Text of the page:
Exclusive: Feds Probe a Top Democrat's Relationship with AIPAC

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Congresswoman Jane Harman, with Congressman Alcee Hastings in the background

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In this same investigation, the Justice Department has previously suggested that AIPAC had questionable motives in trying to help a valued government contact remain in a sensitive national security post. The Justice Department alleges in its indictment of Franklin that he asked one of the two AIPAC lobbyists to "put in a good word" for him in seeking assignment to the National Security Council. The document says the AIPAC official noted that such a job would put Franklin "by the elbow of the President" and said he would "do what I can."

AIPAC lists praise from Pelosi among a series of quotes from world leaders on its website: "The special relationship between the United States and Israel is as strong as it is because of your [AIPAC's] fidelity to that partnership..." But congressional sources say Pelosi has been infuriated by pressure from some major donors lobbying on behalf of Harman. In a story touching on tensions between Pelosi and Harman, an alternative California publication, LA Weekly, reported in May that Harman "had some major contributors call Pelosi to impress upon her the importance of keeping Jane in place. According to these members, this tactic, too, hasn't endeared Harman to Pelosi."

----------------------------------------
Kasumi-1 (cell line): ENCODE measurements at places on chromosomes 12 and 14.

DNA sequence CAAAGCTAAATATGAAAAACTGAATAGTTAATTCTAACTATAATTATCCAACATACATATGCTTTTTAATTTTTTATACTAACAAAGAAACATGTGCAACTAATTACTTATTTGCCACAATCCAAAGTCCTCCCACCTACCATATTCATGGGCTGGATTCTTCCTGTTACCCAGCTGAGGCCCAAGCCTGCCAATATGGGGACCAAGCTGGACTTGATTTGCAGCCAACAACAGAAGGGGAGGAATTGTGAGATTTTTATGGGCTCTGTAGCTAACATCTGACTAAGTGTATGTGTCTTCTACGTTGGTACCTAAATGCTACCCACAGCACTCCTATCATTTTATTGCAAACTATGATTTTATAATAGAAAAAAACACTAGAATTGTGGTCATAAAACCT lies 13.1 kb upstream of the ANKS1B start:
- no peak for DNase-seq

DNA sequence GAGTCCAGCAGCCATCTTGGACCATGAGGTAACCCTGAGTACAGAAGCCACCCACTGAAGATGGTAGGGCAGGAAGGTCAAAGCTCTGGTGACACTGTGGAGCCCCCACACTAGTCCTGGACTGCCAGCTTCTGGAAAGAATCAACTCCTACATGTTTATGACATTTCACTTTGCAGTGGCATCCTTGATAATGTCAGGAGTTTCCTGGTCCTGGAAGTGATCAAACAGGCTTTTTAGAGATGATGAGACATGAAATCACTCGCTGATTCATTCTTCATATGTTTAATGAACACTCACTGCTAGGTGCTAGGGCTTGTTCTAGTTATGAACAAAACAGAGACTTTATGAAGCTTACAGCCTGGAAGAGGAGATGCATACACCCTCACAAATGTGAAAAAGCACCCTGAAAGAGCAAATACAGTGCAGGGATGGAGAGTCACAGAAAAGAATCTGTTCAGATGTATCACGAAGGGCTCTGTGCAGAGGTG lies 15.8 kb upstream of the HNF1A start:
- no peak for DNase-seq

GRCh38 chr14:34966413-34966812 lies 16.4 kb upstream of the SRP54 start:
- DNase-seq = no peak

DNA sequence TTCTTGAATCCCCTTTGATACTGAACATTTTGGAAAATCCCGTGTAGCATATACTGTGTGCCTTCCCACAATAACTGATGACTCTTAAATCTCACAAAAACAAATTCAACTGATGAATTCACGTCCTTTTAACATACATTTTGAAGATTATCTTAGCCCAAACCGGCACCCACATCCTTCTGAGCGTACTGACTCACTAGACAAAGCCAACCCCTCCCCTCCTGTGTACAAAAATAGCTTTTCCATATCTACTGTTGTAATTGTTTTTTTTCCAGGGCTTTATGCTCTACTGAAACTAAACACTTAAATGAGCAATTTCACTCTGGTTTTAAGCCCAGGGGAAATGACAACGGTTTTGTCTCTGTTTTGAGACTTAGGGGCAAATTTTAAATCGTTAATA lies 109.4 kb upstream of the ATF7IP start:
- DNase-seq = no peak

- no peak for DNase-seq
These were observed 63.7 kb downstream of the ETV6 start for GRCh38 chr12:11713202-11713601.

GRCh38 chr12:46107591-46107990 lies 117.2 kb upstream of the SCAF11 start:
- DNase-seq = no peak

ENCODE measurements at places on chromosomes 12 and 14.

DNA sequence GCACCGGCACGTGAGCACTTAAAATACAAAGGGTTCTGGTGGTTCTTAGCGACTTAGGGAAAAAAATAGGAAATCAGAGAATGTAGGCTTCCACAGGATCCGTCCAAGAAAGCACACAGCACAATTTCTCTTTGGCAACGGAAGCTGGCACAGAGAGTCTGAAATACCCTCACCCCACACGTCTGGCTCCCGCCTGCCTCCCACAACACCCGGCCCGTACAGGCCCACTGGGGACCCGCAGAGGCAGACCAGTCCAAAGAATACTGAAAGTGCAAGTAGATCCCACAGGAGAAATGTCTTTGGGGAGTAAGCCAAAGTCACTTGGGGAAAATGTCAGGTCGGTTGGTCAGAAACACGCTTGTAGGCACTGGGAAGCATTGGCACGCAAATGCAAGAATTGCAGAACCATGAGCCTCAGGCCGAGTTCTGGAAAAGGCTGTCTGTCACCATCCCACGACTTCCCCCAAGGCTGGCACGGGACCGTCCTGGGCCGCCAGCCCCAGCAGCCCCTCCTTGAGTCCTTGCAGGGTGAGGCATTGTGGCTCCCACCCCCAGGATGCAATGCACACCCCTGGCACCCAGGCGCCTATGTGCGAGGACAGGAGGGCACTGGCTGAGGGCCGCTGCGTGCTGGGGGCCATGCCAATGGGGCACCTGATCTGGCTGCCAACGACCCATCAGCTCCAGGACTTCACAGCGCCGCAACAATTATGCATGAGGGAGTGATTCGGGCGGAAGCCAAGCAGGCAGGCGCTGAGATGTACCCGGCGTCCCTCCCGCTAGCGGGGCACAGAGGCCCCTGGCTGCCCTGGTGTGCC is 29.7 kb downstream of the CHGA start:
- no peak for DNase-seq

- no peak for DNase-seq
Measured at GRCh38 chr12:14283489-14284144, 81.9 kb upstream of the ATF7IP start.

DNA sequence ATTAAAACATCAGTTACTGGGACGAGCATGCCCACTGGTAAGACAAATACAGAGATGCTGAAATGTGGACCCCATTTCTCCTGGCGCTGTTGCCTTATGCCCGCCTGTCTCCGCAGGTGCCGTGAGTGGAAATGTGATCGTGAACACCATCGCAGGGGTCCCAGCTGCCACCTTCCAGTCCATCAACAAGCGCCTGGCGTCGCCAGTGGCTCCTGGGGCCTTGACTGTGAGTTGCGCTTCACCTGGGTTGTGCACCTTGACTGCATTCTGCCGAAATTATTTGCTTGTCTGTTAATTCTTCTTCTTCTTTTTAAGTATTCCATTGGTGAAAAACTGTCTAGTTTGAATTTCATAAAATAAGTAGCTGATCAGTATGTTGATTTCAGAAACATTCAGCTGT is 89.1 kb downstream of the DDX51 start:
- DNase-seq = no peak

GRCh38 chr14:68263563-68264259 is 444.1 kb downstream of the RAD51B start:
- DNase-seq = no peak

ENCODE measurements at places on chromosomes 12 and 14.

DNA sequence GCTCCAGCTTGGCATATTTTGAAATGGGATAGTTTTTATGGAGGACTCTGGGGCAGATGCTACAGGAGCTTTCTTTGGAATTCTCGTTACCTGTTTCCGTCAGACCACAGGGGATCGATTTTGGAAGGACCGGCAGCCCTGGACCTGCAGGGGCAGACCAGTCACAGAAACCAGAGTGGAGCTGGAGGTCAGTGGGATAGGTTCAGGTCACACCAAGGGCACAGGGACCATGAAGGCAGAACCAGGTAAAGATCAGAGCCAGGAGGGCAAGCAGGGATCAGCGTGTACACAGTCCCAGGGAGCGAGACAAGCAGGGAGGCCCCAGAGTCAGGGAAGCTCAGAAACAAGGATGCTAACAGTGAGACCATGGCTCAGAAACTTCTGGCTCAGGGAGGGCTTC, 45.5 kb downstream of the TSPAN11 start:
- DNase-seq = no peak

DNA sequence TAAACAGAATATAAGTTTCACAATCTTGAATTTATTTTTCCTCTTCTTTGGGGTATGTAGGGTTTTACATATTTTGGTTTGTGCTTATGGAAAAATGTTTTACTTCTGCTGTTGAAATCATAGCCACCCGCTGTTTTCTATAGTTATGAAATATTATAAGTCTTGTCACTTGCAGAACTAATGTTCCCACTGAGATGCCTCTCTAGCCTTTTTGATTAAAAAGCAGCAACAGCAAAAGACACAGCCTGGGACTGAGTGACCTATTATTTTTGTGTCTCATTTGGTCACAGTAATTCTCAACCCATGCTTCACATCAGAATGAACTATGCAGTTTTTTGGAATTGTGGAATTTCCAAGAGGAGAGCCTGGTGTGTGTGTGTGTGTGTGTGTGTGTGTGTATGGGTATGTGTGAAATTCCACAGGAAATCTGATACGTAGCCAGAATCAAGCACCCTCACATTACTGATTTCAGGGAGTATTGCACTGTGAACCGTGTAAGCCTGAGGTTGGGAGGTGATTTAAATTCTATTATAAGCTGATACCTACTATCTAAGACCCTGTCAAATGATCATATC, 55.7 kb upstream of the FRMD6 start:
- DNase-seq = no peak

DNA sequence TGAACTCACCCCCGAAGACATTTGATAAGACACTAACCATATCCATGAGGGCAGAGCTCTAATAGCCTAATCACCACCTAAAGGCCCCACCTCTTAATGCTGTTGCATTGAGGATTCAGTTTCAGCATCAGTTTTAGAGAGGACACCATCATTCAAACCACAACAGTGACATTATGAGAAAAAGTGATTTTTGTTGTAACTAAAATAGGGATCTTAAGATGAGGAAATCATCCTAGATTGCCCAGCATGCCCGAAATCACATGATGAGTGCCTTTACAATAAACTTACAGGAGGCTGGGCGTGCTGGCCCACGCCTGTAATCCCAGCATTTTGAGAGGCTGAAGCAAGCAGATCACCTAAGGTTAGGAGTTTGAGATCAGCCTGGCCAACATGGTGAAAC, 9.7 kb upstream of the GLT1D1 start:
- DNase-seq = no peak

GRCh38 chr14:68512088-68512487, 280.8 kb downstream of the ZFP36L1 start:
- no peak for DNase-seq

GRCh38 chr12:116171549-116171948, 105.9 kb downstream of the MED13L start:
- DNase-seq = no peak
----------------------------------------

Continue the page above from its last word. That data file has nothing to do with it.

A congressional source tells TIME that the lobbbying for Harman has included a phone call several months ago from entertainment industry billionaire and major Democratic party contributor Haim Saban. A Saban spokeswoman said he could not be reached for comment. A phone call pushing for a particular member's committee assignment might be unwelcome, but it would not normally be illegal on its own. And it is unclear whether Saban — who made much of his fortune with the Mighty Morphin Power Rangers children's franchise — knew that lobbying Pelosi might be viewed by others as part of a larger alleged plan.

Saban has donated at least $3,000 to Harman's campaign, according to Federal Election Commission records, and the Saban Center for Middle East Policy, which he sponsors at the prestigious Brookings Institution, boasts Harman among its biggest fans. "When the Saban Center talks, I listen," Harman said at a Saban Center briefing in February on U.S. strategy in Iraq. Harman quipped that, in order to attend the session at Brookings, she had to "blow off" a senior intelligence official's appearance before a House committee.

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